When people do tai chi, they move throughout the session. So tai chi has the advantage of allowing the blood to continue flowing throughout the session, permitting easy self-monitoring of the body so that there are no strains and there are enhanced respiration and circulation without any impingements from closing the body off in any way.
Further, tai chi works to relax every muscle, tendon and joint by teaching focus on one movement or body part at a time. Eventually, the goal is to move while looking at nothing at all. But that takes time.
The very nature of tai chi, that we move everything simultaneously, that we focus on one body part at a time, that we feel our blood moving around in our body and learn to picture the air that surrounds us makes it ideal for someone who is looking for something more. The blood’s moving is our life energy or chi that we hear so much about. The slowing down of movement, the reduction of thought to only one thing (and then “no” thing) and our being able to feel our chi moving up and down our bodies and limbs allows us to have a spiritual, meaning part of ourselves, experience. We know we are not doing traditional working out because we feel especially tuned in to our bodies and our own essence at the same time.
For those special reasons, tai chi helps us to avoid workout burnout. Tai chi is always new because the moves we do reflect the way we are in our lives on that particular day, and we are always feeling a physical connection to our feet, our hands, our bodies, our fronts, our backs and heads when we do it. We remember more as we train ourselves to notice more. The fact that we are able to establish a strong foundation for ourselves allows us to see others in a compassionate, even protective, way. This foundational root takes away the feeling that we are doing our workout just for ourselves, alone, since we start to become kinder and wiser the more we do it. The objection to our doing a selfish workout dissolves, and we evolve.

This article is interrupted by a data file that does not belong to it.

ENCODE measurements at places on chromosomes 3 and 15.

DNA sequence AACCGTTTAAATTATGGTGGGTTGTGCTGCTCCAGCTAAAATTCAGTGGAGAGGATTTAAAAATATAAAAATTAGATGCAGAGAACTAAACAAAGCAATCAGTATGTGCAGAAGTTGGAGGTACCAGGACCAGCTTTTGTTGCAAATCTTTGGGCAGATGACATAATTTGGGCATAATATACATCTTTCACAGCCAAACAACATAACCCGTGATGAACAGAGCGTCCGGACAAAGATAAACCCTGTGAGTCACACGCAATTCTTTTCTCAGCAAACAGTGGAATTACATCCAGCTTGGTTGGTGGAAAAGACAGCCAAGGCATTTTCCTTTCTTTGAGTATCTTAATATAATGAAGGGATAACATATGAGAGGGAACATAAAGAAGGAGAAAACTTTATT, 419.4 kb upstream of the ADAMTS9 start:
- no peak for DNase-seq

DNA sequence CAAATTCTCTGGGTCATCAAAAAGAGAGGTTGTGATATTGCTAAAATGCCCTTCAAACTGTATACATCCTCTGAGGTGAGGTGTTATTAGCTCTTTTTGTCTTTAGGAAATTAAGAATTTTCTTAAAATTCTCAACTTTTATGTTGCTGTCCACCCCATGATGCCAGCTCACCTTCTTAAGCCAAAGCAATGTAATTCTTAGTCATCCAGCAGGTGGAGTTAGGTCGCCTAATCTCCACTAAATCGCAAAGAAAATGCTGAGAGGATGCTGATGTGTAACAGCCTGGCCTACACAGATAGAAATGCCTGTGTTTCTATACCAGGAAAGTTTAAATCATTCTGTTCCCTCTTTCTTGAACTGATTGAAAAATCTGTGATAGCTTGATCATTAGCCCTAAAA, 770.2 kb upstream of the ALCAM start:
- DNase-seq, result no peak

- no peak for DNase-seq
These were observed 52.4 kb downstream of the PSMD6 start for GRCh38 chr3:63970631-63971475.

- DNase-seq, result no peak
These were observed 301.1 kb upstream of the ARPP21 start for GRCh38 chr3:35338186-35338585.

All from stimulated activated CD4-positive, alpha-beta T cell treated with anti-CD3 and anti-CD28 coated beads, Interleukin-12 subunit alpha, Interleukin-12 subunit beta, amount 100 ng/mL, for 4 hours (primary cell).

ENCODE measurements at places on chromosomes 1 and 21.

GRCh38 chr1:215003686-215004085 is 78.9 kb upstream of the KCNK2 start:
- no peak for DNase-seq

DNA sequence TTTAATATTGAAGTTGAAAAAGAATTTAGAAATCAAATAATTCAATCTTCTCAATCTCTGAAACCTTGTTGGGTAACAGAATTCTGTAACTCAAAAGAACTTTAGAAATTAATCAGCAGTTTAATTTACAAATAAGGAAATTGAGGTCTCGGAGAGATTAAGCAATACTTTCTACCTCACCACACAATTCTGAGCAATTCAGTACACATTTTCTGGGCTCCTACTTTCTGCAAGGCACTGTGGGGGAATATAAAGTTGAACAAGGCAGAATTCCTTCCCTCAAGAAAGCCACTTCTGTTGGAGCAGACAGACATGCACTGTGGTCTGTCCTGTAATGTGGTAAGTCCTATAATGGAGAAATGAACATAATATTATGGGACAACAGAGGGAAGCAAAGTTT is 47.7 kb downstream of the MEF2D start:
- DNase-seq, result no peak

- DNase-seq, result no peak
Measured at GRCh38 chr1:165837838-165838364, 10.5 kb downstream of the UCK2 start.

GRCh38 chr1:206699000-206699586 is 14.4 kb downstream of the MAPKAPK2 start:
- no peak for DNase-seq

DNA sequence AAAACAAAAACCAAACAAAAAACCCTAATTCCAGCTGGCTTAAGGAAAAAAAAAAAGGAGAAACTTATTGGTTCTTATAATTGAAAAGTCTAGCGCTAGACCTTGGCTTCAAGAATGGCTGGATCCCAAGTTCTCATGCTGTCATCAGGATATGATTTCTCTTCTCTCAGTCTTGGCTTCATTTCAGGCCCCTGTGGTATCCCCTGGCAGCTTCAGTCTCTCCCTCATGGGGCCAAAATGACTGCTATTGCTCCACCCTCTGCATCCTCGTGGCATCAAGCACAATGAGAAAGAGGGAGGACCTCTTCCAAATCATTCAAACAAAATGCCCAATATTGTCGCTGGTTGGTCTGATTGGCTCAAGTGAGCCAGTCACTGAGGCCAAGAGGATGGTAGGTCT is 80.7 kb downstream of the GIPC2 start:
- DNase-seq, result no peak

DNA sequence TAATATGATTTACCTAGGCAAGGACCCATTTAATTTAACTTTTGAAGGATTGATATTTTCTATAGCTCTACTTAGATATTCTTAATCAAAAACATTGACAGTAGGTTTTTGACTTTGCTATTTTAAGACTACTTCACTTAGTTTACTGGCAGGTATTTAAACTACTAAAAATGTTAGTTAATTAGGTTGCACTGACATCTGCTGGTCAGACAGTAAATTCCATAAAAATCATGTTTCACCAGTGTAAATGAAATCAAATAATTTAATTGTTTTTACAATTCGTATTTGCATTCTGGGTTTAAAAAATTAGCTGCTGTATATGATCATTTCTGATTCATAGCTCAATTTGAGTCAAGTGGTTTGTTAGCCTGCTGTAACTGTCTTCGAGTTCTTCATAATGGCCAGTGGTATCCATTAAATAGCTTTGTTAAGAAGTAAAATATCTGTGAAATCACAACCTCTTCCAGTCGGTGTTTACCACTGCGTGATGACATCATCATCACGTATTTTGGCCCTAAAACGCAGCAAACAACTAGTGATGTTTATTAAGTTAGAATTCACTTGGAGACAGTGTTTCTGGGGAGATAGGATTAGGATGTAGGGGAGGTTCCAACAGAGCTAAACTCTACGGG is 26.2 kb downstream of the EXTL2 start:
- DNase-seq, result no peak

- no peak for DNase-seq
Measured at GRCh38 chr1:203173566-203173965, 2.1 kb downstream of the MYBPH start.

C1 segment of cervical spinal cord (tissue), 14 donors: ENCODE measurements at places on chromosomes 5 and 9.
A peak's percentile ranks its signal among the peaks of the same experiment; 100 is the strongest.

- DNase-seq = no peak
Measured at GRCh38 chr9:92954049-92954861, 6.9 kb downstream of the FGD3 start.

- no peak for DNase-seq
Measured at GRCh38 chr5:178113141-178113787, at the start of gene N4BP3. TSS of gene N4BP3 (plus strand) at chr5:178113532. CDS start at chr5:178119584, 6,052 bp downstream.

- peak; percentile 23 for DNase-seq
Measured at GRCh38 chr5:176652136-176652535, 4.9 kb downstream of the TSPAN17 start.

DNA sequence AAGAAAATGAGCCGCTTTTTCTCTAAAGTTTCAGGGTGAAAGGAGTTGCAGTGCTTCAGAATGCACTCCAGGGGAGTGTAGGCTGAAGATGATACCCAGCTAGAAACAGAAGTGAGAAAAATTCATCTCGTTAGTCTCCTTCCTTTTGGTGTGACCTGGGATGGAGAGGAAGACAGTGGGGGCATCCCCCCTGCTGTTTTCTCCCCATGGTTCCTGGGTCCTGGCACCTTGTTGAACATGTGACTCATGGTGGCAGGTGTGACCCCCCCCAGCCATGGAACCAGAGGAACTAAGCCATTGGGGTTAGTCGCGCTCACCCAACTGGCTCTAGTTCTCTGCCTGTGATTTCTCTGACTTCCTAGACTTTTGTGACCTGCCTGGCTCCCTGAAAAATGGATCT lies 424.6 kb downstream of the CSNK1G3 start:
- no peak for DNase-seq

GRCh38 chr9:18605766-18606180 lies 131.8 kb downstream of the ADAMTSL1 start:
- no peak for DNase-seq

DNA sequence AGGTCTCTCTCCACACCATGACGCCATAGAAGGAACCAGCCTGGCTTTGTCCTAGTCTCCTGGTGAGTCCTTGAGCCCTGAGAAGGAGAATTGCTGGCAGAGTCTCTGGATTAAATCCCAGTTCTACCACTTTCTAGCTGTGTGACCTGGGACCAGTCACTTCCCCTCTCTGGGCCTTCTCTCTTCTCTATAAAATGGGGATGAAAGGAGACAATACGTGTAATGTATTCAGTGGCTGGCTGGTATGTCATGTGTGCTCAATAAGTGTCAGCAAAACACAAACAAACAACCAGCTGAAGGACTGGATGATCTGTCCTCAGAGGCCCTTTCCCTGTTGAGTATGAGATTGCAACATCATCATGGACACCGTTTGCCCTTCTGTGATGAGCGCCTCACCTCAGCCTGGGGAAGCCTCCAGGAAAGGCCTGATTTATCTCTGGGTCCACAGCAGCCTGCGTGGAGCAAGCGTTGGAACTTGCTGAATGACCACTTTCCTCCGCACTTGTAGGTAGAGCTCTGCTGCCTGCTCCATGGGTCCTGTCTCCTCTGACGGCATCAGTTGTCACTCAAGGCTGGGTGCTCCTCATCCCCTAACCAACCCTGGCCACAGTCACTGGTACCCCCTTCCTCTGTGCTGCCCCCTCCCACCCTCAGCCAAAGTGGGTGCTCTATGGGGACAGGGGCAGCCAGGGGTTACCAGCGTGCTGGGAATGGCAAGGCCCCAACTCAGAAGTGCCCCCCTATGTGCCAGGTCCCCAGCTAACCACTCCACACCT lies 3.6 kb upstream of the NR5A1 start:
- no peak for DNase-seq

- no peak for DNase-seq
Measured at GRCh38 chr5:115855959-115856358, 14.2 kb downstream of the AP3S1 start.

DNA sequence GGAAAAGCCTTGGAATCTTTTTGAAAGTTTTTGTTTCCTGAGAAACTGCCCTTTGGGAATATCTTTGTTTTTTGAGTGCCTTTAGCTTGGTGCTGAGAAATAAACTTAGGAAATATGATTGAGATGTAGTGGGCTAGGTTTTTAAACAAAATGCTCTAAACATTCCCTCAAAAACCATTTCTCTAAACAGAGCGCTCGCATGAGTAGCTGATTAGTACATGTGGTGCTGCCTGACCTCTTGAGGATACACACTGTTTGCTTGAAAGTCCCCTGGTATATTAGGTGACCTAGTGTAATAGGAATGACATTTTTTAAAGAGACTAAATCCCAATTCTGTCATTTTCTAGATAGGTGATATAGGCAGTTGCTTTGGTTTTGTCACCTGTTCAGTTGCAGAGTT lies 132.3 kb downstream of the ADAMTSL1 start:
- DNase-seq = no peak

For all the reasons that we don’t burn out when we do tai chi, this old and sophisticated art offers solutions to people with a huge list of physical and emotional issues: memory disorders like Alzheimer’s Disease, muscle disorders, like Parkinson’s Disease, Anxiety Disorder, Chronic Organic Pulmonary Disease (COPD), Post-Traumatic Stress Disorder (PSD), Attention Deficit Hyperactivity Disorder (ADHD), cardiovascular disease, balance disorders, diabetes and more. And it’s a martial art that teaches self-protection, one-pointed focus, stress-free living and how to maximize health.
Consider doing tai chi. The training teaches you to move every part of you at a time. It’s always new because your movements change with understanding.
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DIANE GOLD, PUBLISHER AND AUTHOR
Diane Gold, Founder of Warriors of Weight, Turning Habits Into Health, is a mentor in tai chi, kung fu and meditation, a music, fitness and stress expert, dedicated mom, studying plant-based nutrition and habit change.
She is excited to share some insight about workout burnout. She says,
“I have watched and experienced over and over the cycle of getting into a routine or habit and then, because of missing one instance of it, dissolving the routine for a new one. When we skip an activity or class once, we are beginning a new habit, that of feeling what it feels like to skip the activity and doing something else with that time. This starts the beginning fibers of a new routine which replaces going to the activity or class. When we skip the activity or class two times, it is sooooooo much easier to skip and put less importance in the third time and the fourth time. Pretty soon, the class is out of sight, out of mind; and we are on to the next routine.
“This is OK, as long as we know it is our choice and that is the right choice for us. If it is laziness, stop skipping, and get back to the original routine. And may the force be with you.”